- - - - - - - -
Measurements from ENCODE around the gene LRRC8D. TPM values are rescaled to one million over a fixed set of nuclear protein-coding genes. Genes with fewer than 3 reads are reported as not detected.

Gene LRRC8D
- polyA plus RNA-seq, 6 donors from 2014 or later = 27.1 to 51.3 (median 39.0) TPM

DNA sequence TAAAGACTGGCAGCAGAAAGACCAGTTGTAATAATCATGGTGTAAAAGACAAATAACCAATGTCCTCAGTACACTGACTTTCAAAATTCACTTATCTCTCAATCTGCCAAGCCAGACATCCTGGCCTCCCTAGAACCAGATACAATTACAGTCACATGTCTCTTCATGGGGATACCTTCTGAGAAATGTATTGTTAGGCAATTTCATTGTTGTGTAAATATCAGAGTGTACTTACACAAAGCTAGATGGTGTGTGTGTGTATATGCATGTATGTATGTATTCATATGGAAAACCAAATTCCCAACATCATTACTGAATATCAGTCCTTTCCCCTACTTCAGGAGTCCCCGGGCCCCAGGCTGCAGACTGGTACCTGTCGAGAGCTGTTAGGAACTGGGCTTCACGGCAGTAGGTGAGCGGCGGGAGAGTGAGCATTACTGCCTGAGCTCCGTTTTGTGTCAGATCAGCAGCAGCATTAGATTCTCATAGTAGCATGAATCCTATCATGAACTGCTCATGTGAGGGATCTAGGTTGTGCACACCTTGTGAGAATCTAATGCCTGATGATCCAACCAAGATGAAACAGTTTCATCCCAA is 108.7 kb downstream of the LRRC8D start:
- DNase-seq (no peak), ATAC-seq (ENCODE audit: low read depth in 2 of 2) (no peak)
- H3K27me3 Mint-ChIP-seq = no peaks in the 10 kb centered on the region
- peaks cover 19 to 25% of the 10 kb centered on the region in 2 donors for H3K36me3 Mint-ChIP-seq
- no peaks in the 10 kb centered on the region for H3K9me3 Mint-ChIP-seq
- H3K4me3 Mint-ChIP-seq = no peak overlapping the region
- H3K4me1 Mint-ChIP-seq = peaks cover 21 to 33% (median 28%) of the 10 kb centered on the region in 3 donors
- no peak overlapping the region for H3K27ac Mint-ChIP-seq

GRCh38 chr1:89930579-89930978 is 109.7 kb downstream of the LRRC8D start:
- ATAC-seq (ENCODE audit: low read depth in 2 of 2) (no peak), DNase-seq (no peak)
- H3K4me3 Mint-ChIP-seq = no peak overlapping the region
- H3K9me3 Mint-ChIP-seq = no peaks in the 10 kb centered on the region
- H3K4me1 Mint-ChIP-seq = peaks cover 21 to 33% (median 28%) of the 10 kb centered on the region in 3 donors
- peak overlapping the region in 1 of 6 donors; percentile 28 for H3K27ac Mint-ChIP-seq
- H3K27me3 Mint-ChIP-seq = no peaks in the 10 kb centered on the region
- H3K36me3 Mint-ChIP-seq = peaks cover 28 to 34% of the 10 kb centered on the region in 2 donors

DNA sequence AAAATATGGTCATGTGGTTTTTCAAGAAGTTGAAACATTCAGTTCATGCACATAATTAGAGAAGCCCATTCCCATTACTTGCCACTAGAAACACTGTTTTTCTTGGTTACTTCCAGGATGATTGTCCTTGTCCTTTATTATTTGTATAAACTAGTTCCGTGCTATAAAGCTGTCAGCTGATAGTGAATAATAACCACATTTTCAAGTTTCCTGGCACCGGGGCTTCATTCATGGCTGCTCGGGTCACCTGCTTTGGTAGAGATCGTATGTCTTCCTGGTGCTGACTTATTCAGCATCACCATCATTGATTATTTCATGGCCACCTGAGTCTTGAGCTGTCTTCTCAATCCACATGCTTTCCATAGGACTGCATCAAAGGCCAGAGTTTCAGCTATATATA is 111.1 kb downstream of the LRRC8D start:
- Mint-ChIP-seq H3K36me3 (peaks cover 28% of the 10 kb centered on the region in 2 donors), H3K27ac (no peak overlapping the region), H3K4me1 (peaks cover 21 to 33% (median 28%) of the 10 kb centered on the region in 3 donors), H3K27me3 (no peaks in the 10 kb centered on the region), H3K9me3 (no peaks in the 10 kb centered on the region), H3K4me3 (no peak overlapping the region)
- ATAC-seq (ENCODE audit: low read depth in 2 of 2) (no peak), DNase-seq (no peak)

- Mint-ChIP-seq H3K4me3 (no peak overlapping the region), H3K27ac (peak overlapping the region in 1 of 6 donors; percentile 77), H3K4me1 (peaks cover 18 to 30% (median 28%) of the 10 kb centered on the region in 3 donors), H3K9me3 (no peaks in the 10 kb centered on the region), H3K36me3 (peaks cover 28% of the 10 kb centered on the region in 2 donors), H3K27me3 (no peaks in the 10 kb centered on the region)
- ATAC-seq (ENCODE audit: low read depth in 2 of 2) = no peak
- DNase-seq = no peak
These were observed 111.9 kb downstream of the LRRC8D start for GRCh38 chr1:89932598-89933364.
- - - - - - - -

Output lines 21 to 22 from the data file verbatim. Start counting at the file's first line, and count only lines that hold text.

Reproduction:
- Mint-ChIP-seq H3K36me3 (peaks cover 28% of the 10 kb centered on the region in 2 donors), H3K27ac (no peak overlapping the region), H3K4me1 (peaks cover 21 to 33% (median 28%) of the 10 kb centered on the region in 3 donors), H3K27me3 (no peaks in the 10 kb centered on the region), H3K9me3 (no peaks in the 10 kb centered on the region), H3K4me3 (no peak overlapping the region)
- ATAC-seq (ENCODE audit: low read depth in 2 of 2) (no peak), DNase-seq (no peak)